“When a road is blocked off or is jammed up – as happens often in this town – we may have to go around," graduating student Richie Szopinski said to about 80 fellow graduates at Coconino Community College’s first commencement ceremony Friday morning.
"Sure, it may take us a bit longer, and we may not like it initially, but we should never underestimate it. Who knows, you might just find something out about yourself that you might never have if you had taken the alternate route,” he said.
Speakers shared common themes of adaptability and flexibility in their presentations at both CCC and Northern Arizona University, which each hosted two graduation ceremonies Friday. NAU will hold an additional two on Saturday to accommodate a total of more than 5,000 graduates.
Arizona Board of Regents Chair Ron Shoopman said at the NAU ceremony Friday afternoon that Arizona has welcomed 40,000 new university graduates this year, the most ever.
“You are at the peak of your own personal mountain,” NAU President Rita Cheng told graduates.
Even on a mountaintop, though, roadblocks are present. Szopinski’s metaphor was especially applicable to Flagstaff as residents once again confronted the semiannual influx of graduating students and families.
Students from near and far traveled to their schools’ main campuses this week, navigating their own obstacles along the way.
“If you’re not adaptable, you’re not going to survive,” CCC President Colleen Smith said to her graduates.
Clarissa Tallman and Patrick St. Germain, CCC students from Page, said they awoke before sunrise to arrive at the Lone Tree Campus in time for the morning ceremony.
In contrast, for Cole Mares, a CCC graduate who has lived in Flagstaff for five years, the familiar commute was just a few minutes in duration. Mares will make a lengthier journey in the fall, though, when he transfers to Arizona State University to study engineering.
“I’m relieved to have it over with and I’m proud of what I’ve done,” he said.
Others from across the state introduced themselves to the area just in time to receive their diplomas.
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Margo Bogossian and Cheryll Haupt, two NAU online students, said commencement marked their first visit to NAU.
Haupt, a veteran of the U.S. Military and Sierra Vista resident who received a bachelor’s degree in career and technical education, said she was excited to finally earn a degree 37 years after graduating from high school. She is the first in her family to obtain a college degree.
“I live in rural Arizona and online college is an excellent opportunity for people who live rurally to expand more than they could otherwise. For rural Arizona, it is freedom,” Haupt said.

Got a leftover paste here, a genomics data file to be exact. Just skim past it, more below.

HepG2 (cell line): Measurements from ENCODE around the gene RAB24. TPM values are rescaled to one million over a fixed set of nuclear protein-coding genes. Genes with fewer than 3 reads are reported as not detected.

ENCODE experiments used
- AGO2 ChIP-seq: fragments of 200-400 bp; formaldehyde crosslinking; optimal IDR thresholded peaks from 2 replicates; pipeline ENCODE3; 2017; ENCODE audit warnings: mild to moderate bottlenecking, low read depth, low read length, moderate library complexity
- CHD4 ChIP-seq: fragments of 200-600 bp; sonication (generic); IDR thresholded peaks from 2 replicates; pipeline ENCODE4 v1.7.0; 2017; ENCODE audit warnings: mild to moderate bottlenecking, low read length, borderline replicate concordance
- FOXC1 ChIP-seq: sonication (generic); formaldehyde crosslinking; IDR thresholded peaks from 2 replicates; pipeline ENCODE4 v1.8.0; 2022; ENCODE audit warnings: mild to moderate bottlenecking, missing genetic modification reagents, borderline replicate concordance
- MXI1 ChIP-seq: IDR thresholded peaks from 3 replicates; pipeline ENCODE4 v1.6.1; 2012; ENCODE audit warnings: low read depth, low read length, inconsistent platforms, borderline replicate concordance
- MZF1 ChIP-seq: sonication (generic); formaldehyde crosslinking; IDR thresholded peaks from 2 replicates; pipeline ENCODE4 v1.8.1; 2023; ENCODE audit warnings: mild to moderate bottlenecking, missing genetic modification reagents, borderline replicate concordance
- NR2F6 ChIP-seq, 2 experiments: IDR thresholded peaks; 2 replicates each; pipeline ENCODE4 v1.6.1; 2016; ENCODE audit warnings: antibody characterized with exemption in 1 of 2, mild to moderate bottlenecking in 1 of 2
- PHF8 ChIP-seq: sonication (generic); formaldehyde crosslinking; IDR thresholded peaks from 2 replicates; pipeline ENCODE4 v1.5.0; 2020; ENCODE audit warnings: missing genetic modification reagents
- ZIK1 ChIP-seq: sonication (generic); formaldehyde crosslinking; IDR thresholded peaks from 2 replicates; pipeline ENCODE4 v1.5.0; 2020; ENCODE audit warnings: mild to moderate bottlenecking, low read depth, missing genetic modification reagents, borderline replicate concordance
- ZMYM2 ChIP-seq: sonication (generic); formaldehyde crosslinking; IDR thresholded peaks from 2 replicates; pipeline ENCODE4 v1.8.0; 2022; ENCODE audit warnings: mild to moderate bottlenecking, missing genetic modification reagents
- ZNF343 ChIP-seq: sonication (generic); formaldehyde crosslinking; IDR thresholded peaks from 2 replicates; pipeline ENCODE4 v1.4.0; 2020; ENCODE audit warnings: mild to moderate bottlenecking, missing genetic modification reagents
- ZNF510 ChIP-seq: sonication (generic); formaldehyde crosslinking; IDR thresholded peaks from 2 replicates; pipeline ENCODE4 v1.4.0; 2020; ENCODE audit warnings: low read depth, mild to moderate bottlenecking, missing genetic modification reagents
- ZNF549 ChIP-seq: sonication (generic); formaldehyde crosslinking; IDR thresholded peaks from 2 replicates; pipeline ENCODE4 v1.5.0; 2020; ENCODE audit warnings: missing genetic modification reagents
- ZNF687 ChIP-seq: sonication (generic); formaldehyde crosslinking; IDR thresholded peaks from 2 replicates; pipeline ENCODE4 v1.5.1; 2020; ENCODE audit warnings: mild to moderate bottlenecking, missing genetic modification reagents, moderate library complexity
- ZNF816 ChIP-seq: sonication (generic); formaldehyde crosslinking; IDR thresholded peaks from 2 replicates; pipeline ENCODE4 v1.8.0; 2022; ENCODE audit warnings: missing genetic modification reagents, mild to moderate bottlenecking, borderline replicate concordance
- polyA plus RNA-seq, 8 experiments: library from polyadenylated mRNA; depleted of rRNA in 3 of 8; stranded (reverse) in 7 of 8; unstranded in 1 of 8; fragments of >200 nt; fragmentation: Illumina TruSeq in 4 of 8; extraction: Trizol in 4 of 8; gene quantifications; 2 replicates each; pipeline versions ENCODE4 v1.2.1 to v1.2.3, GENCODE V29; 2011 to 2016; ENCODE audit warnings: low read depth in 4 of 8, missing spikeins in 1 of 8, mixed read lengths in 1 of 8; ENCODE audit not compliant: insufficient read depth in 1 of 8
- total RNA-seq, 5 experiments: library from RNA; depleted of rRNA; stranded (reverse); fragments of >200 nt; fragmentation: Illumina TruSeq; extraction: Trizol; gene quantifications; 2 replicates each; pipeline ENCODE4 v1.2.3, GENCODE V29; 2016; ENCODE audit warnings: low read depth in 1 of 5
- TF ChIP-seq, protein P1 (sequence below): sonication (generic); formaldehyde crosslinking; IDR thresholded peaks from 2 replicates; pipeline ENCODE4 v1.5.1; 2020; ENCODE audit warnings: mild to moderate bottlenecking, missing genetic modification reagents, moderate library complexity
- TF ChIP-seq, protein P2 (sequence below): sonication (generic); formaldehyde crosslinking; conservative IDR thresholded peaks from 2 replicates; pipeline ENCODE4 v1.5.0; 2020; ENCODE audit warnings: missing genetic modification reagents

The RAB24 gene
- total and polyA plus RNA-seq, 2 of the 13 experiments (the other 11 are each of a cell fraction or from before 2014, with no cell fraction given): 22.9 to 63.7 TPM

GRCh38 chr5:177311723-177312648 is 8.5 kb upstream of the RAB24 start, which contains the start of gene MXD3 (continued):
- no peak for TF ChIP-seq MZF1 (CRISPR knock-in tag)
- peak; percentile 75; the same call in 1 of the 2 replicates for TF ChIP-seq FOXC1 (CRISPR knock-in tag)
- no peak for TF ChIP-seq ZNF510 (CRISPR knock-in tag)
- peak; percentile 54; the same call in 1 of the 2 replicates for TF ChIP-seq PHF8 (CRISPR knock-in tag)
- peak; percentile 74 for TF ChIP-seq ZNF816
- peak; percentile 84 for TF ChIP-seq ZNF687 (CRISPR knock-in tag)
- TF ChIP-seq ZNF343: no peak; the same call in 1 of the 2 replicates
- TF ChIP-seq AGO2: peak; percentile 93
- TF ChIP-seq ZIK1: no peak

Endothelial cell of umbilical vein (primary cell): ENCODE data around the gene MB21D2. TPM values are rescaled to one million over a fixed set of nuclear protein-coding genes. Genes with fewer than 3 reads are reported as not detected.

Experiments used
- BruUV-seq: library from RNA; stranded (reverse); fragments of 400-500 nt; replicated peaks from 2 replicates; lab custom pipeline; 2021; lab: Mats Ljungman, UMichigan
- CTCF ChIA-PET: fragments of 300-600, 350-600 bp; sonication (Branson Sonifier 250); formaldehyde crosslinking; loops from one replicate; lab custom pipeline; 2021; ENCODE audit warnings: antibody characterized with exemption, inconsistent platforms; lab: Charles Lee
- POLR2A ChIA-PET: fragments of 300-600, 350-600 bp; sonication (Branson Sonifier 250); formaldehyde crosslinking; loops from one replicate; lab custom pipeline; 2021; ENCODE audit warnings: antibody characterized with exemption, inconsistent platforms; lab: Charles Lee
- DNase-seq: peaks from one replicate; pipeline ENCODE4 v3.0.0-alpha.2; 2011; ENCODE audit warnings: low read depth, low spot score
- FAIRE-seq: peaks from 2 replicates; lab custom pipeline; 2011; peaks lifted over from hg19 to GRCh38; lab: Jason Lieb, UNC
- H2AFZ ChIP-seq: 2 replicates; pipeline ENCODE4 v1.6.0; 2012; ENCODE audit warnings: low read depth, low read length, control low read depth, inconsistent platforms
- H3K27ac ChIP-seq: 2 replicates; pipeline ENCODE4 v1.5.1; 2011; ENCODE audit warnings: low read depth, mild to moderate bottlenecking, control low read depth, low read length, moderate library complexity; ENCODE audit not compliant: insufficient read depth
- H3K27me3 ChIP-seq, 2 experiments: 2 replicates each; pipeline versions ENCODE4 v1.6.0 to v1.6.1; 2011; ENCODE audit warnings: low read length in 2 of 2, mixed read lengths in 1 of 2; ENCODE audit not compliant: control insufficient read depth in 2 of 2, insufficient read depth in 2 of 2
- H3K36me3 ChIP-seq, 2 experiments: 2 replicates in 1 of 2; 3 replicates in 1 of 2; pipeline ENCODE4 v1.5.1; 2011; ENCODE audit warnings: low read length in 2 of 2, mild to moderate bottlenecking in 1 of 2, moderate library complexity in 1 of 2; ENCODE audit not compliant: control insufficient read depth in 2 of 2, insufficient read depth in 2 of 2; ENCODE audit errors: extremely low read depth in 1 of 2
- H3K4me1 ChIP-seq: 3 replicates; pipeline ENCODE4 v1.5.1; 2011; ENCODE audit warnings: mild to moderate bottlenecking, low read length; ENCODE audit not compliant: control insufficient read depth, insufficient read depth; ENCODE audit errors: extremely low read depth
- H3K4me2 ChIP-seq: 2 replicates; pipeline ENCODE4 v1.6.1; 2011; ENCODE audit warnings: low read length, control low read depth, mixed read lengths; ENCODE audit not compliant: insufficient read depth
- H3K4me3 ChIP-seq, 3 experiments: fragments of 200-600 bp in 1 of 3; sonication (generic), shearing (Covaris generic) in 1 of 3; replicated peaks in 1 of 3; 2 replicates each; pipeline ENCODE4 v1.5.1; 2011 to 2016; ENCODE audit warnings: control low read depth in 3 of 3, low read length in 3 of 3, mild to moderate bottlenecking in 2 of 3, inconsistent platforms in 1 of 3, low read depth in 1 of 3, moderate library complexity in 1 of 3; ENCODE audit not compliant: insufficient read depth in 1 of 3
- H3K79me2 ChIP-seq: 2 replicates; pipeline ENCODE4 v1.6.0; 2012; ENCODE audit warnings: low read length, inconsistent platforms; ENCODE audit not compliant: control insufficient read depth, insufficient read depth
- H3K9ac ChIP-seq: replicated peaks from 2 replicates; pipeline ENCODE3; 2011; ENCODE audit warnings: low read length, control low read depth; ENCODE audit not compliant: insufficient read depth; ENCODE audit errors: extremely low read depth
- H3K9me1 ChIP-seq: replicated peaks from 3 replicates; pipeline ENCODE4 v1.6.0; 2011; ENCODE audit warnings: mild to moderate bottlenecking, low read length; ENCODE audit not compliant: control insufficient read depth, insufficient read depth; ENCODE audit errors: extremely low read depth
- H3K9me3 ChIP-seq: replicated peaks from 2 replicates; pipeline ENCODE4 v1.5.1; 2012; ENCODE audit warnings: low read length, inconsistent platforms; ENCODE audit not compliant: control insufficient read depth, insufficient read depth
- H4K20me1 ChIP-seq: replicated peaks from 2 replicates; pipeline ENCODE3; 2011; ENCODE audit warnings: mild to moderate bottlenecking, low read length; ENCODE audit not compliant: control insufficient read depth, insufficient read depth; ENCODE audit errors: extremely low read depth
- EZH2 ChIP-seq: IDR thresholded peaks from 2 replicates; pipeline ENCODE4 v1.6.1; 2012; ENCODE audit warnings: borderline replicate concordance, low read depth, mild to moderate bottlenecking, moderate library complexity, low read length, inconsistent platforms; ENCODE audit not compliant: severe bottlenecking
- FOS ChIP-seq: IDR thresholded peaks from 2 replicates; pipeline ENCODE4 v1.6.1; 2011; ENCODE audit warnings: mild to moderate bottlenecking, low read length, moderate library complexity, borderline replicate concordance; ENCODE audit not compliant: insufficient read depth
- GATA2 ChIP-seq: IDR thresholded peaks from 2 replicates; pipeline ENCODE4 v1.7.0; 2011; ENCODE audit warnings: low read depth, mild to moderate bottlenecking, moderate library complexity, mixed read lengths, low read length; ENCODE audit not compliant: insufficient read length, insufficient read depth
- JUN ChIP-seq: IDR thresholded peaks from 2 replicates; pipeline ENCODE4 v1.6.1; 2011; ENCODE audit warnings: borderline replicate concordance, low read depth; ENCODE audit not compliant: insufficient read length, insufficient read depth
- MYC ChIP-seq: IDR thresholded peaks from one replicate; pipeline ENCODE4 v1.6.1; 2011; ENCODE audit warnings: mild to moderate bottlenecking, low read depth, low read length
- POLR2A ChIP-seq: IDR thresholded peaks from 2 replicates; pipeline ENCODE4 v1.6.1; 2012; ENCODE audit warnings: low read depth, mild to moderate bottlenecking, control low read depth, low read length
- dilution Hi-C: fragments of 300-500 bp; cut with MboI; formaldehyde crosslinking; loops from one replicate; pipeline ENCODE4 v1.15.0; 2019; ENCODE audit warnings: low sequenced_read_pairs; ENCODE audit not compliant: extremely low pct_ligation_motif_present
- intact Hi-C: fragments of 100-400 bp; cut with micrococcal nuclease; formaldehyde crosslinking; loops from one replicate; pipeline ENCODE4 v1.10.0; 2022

Though Bogossian lives in Tucson and works at the University of Arizona, she also utilized the online program to complete her master’s in educational leadership.
For students who relocated to attend school, the journey didn’t always feel too far from home, despite hundreds of miles of separation.
Chason Uruu, who graduated with his bachelor’s degree in information systems, said he chose to attend NAU because of its similarities to his home in Hawaii.
“It has that same kind of culture as Hawaii, where everyone is really accepting and open to new people within their lives. I like the people around here,” he said.
Families replicated their students’ journeys this week, sometimes in large caravans, to celebrate their students’ success.
Evan Cover was one of 12 to travel from Phoenix to Flagstaff to see his nephew, Bradford Pierce, graduate with his bachelor’s degree in hotel and restaurant management.
“I am super excited. It’s been a long time and I’m so proud of him,” Cover said.
As the graduates start to develop lives and careers of their own, NAU honorary doctoral recipient Kareem Neal, the 2019 Arizona Teacher of the Year, reminded them that a healthy dependence on others – family and colleagues – is as important as flexibility, a message for future teachers that rings true for all of Flagstaff’s graduates.
“You need to use your team and your resources. … You need to be flexible. We are there for students. We are there to make sure all students get the best possible education we can give them and you don’t do that by being inflexible. You have to be ready to change at the drop of a dime,” Neal said.